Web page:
Thursday, 1 June 2017

The Importance of Sleep

This month we will look at another necessity, which is sleep. Very regularly, people underestimate the importance of sleep and do not sleep enough. When you understand how significant sleep is to your body composition, strength, health and overall well being, it becomes obvious that the better we are able to sleep, the better we are able to live. You produce most of your growth hormone when you sleep, so actually to achieve your goals it is essential to be resting properly so that your mind and body fully recovers overnight.

Like nutrition, sleep needs are unique to the individual. For males between the ages of 17-35, the national sleep foundation recommends 7-9 hours. Lifestyle and activity levels play a huge factor. The harder you live, the more sleep you need. A lot of people also use the excuse that there is not enough time to get a good night’s sleep as they are very busy during the day and struggle to fit their duties throughout the day. In order for you to change your sleep habits, you need to change this perspective. Sleep is just as vital as eating the right foods and exercising for a certain amount of time during the day. No excuses!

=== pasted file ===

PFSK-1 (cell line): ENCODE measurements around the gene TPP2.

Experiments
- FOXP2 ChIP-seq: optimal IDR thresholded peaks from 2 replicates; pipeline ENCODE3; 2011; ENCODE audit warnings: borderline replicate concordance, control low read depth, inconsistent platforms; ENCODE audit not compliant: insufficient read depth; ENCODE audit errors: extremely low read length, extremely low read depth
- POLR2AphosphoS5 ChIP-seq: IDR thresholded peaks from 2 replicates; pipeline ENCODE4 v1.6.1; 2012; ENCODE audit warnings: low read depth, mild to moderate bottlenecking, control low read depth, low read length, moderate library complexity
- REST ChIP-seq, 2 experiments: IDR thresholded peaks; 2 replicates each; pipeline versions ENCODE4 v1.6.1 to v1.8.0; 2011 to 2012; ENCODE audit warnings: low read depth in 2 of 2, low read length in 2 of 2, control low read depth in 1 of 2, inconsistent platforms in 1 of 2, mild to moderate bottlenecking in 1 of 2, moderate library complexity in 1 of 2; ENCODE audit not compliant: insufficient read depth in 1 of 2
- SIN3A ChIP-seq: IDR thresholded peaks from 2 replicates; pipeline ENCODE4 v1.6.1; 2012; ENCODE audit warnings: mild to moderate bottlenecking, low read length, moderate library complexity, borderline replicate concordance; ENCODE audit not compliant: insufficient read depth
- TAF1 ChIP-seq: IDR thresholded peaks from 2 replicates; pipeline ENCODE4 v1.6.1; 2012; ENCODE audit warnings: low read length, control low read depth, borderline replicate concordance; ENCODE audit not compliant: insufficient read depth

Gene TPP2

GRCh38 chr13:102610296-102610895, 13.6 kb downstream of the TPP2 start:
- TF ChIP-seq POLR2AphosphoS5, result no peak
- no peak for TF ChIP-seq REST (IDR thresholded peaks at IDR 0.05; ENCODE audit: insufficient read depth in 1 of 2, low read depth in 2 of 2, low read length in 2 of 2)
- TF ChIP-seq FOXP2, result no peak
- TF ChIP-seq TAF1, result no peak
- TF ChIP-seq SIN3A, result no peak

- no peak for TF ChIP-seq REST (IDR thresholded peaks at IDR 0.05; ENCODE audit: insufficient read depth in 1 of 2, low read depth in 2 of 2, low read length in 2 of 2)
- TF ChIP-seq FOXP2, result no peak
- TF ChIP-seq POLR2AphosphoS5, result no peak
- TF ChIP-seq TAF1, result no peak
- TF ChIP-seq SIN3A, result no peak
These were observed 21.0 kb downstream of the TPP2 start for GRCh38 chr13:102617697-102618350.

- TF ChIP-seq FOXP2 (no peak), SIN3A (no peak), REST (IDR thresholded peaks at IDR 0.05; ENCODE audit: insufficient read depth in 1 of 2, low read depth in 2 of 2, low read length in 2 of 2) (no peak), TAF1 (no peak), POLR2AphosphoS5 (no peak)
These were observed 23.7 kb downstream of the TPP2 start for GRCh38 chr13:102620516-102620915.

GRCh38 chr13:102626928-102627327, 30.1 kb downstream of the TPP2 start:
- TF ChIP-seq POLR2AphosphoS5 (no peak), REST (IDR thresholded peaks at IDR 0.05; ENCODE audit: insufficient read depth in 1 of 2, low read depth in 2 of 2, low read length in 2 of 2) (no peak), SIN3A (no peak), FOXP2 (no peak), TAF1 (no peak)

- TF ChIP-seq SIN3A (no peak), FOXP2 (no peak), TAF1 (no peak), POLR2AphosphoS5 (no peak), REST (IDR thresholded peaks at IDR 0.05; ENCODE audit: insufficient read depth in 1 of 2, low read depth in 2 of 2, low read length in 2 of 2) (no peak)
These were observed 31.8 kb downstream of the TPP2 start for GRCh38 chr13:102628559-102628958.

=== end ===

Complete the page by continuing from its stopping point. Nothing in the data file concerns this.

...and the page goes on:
Numerous studies have found that insufficient sleep increases a person's risk of developing serious medical conditions, including obesity, diabetes, and cardiovascular disease. One study found that sleep-deprived workers are costing the UK economy £40bn a year and face a higher risk of death. The effects from a lack of sleep are massive. Sleep deprivation not only influences an individual's health and wellbeing but has a significant impact on a nation's economy," said Marco Hafner, a research leader at Rand Europe and the study’s main leader.

Let us look at the health issues, which deprived sleep could cause. First up is obesity. Several studies have linked insufficient sleep and weight gain. For example, one study found that people who slept fewer than six hours per night on a regular basis were much more likely to have excess body weight, while people who slept an average of eight hours per night had the lowest relative body fat of the study group. If your goal is to lose weight, it is essential to be getting the right amount of sleep each night.

Next up is diabetes. Studies have shown that people who reported sleeping fewer than five hours per night had a greatly increased risk of having or developing type 2 diabetes. Moreover, further studies have concluded that getting the right amount of sleep can positively influence blood sugar control and reduce the effects of type 2 diabetes.

Finally, a study also found that people who averaged less than seven hours of sleep a night were about three times more likely to develop cold symptoms than study volunteers who got eight or more hours of sleep when exposed to the cold-causing virus.

As a result, a good rule of thumb is to receive between seven and nine hours of sleep per night, and to make sure that one poor night of sleep is not followed up with a few more. It might not seem like much, but it could make all the difference and mean more than any other health decision you make. 

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